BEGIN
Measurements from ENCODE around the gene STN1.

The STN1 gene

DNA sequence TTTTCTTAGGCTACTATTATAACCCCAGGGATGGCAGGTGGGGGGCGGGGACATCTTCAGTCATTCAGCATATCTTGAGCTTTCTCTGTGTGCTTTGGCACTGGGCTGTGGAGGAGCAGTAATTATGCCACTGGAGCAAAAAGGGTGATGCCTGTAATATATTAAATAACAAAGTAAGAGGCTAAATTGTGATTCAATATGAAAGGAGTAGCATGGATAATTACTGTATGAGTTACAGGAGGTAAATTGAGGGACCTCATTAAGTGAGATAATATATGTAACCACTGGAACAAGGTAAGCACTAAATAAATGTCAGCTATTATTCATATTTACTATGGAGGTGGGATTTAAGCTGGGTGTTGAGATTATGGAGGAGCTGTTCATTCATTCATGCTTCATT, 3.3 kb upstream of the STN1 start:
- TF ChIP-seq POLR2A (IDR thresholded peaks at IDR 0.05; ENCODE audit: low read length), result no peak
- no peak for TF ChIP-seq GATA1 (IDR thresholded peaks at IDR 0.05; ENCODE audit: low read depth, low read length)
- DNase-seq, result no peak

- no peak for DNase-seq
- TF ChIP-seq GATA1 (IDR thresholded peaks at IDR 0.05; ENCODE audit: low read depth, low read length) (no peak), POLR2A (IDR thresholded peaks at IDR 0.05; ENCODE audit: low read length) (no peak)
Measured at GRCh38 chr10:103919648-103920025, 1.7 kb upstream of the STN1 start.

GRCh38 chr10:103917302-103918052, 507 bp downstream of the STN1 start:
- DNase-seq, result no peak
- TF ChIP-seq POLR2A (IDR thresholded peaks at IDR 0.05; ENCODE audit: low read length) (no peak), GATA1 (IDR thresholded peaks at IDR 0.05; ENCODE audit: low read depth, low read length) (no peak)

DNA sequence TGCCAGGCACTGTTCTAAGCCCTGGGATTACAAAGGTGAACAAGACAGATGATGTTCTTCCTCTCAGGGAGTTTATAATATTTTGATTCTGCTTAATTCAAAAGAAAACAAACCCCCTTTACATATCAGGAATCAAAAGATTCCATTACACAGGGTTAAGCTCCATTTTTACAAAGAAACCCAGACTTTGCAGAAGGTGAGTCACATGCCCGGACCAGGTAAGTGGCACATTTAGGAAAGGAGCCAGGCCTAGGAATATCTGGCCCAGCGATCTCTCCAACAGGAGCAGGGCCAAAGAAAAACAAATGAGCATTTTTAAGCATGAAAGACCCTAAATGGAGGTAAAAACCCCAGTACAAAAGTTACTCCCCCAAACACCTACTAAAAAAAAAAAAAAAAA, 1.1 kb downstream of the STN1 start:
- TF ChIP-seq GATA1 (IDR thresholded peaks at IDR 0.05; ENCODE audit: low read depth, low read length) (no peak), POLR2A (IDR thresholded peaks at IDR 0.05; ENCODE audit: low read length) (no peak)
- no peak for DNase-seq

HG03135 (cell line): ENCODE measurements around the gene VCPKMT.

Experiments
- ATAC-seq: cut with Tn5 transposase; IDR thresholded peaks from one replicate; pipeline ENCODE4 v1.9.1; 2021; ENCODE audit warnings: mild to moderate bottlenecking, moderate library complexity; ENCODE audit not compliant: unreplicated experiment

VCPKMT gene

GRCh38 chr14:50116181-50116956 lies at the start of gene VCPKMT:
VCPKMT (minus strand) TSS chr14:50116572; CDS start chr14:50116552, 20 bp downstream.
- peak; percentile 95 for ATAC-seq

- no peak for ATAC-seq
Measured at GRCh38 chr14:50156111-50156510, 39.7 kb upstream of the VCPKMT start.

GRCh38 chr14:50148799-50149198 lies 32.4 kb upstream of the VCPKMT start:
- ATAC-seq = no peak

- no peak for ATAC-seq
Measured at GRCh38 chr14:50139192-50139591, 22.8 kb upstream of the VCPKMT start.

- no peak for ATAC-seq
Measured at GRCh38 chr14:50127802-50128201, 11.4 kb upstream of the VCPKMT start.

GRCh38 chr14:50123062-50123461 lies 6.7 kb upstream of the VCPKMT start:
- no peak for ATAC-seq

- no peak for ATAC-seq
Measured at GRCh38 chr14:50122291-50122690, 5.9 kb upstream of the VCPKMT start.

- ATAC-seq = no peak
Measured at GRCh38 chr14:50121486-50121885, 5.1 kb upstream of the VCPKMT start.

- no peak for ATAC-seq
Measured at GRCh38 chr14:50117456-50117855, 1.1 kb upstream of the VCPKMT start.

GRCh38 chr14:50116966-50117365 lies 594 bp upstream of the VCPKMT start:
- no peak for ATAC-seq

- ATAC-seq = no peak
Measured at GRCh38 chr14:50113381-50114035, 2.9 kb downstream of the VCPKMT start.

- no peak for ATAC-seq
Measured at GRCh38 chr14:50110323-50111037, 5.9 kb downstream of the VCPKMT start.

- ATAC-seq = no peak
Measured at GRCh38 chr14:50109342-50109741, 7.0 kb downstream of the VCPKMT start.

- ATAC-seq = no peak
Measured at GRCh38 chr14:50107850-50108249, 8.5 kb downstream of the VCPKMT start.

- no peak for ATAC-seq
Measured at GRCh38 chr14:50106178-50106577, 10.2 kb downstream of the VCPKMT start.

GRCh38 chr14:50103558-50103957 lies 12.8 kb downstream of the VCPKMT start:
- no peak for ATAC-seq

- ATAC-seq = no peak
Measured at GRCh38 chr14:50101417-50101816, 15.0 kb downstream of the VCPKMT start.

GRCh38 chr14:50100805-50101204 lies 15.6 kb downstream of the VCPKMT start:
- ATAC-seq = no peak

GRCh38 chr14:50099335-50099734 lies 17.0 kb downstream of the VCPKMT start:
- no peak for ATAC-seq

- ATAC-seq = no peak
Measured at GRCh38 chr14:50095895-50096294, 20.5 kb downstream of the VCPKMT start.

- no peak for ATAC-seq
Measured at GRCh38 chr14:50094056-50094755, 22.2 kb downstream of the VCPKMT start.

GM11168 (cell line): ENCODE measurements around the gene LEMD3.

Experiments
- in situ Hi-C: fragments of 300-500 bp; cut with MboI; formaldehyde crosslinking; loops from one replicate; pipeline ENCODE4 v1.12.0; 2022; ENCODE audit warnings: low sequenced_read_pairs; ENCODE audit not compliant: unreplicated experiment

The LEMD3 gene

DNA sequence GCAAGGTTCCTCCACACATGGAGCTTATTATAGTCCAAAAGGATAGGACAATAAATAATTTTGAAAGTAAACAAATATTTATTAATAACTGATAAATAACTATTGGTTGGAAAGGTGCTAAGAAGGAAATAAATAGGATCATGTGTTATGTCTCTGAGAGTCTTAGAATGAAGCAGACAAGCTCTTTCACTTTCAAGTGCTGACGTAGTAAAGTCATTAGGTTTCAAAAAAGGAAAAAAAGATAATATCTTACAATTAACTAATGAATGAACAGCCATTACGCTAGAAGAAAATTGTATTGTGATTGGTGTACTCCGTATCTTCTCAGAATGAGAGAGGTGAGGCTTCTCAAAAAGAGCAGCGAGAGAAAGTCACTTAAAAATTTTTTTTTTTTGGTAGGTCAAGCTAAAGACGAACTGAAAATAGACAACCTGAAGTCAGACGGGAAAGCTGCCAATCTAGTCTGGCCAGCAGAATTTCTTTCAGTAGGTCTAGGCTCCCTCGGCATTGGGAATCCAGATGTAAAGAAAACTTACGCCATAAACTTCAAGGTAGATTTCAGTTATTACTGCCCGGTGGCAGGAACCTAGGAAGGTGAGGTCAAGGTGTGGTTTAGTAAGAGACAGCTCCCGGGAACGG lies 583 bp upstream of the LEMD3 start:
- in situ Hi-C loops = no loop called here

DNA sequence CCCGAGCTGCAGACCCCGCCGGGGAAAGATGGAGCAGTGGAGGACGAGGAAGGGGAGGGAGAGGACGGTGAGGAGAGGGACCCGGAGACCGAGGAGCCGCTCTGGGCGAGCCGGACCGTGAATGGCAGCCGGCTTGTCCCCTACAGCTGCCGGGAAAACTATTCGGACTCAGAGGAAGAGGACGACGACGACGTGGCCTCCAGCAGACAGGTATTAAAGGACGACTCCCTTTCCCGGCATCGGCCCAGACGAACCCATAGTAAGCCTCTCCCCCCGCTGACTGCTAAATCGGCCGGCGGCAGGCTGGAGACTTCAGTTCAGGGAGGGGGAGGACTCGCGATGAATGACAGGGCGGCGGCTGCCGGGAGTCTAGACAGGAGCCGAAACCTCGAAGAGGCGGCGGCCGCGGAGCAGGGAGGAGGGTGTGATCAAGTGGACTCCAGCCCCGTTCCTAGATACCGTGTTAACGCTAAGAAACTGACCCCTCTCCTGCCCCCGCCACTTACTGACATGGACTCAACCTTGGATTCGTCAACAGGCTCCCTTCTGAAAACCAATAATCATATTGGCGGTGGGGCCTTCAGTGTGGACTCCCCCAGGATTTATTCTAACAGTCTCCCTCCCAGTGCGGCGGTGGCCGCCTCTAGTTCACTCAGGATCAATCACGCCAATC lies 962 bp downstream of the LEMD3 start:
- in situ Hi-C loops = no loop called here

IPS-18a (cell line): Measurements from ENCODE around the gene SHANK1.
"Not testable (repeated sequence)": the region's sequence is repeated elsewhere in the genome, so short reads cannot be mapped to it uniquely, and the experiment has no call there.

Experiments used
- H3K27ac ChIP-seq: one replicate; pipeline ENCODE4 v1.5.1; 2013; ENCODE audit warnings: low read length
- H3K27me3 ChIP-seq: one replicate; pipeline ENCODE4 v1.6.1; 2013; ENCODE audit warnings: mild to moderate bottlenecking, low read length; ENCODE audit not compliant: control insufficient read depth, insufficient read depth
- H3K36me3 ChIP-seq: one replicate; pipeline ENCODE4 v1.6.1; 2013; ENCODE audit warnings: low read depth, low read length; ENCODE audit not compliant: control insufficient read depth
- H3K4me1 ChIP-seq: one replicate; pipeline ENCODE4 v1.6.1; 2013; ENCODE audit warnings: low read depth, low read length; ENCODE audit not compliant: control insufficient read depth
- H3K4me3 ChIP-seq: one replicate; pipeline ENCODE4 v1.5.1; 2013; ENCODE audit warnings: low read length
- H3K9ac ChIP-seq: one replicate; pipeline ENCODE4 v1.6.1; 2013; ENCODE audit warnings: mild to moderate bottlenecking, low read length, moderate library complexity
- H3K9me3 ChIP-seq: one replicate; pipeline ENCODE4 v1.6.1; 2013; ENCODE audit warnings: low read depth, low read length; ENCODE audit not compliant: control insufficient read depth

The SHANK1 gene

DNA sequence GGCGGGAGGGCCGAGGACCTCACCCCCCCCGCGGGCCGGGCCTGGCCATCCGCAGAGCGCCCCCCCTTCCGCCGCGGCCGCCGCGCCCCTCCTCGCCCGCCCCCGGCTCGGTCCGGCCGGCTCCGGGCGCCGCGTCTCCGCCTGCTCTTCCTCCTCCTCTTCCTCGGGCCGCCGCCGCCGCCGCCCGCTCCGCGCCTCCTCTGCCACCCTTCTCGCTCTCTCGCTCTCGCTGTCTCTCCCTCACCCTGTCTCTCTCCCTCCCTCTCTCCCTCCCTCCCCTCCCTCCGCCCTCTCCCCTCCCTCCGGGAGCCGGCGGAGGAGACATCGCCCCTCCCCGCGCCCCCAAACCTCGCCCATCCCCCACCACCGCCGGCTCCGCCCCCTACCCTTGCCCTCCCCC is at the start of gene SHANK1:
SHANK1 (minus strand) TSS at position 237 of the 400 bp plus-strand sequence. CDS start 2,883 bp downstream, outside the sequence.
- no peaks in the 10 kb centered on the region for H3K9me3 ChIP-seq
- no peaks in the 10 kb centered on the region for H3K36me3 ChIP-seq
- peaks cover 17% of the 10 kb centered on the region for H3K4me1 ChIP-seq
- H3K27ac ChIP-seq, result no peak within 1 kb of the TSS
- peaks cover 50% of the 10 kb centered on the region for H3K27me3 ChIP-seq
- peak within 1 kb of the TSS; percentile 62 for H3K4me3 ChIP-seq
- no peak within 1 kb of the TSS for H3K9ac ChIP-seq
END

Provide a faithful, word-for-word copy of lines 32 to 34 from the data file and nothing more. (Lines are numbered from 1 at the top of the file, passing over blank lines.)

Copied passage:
- no peak for ATAC-seq

- no peak for ATAC-seq
Measured at GRCh38 chr14:50122291-50122690, 5.9 kb upstream of the VCPKMT start.